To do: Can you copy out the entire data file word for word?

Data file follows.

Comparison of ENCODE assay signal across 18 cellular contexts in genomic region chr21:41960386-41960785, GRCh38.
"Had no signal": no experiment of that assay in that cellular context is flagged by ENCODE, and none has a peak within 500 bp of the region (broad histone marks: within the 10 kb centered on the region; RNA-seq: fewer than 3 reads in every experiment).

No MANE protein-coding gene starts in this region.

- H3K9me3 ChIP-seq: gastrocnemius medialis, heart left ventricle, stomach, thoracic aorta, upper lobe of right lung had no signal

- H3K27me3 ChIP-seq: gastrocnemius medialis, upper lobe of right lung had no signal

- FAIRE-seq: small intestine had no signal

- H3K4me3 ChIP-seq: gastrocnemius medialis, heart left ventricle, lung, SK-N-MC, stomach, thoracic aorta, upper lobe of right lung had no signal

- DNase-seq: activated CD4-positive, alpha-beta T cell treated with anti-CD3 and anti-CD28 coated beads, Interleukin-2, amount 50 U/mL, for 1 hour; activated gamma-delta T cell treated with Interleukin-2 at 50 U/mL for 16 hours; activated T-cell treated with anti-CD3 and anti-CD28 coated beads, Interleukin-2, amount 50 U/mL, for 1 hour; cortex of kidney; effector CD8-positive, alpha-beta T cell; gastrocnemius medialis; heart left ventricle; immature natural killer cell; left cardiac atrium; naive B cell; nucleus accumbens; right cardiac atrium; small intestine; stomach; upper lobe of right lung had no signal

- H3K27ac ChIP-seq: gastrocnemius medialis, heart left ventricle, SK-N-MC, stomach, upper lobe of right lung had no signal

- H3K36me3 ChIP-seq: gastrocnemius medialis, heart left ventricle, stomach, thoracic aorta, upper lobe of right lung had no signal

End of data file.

Comparison of ENCODE assay signal across 18 cellular contexts in genomic region chr21:41960386-41960785, GRCh38.
"Had no signal": no experiment of that assay in that cellular context is flagged by ENCODE, and none has a peak within 500 bp of the region (broad histone marks: within the 10 kb centered on the region; RNA-seq: fewer than 3 reads in every experiment).

No MANE protein-coding gene starts in this region.

- H3K9me3 ChIP-seq: gastrocnemius medialis, heart left ventricle, stomach, thoracic aorta, upper lobe of right lung had no signal

- H3K27me3 ChIP-seq: gastrocnemius medialis, upper lobe of right lung had no signal

- FAIRE-seq: small intestine had no signal

- H3K4me3 ChIP-seq: gastrocnemius medialis, heart left ventricle, lung, SK-N-MC, stomach, thoracic aorta, upper lobe of right lung had no signal

- DNase-seq: activated CD4-positive, alpha-beta T cell treated with anti-CD3 and anti-CD28 coated beads, Interleukin-2, amount 50 U/mL, for 1 hour; activated gamma-delta T cell treated with Interleukin-2 at 50 U/mL for 16 hours; activated T-cell treated with anti-CD3 and anti-CD28 coated beads, Interleukin-2, amount 50 U/mL, for 1 hour; cortex of kidney; effector CD8-positive, alpha-beta T cell; gastrocnemius medialis; heart left ventricle; immature natural killer cell; left cardiac atrium; naive B cell; nucleus accumbens; right cardiac atrium; small intestine; stomach; upper lobe of right lung had no signal

- H3K27ac ChIP-seq: gastrocnemius medialis, heart left ventricle, SK-N-MC, stomach, upper lobe of right lung had no signal

- H3K36me3 ChIP-seq: gastrocnemius medialis, heart left ventricle, stomach, thoracic aorta, upper lobe of right lung had no signal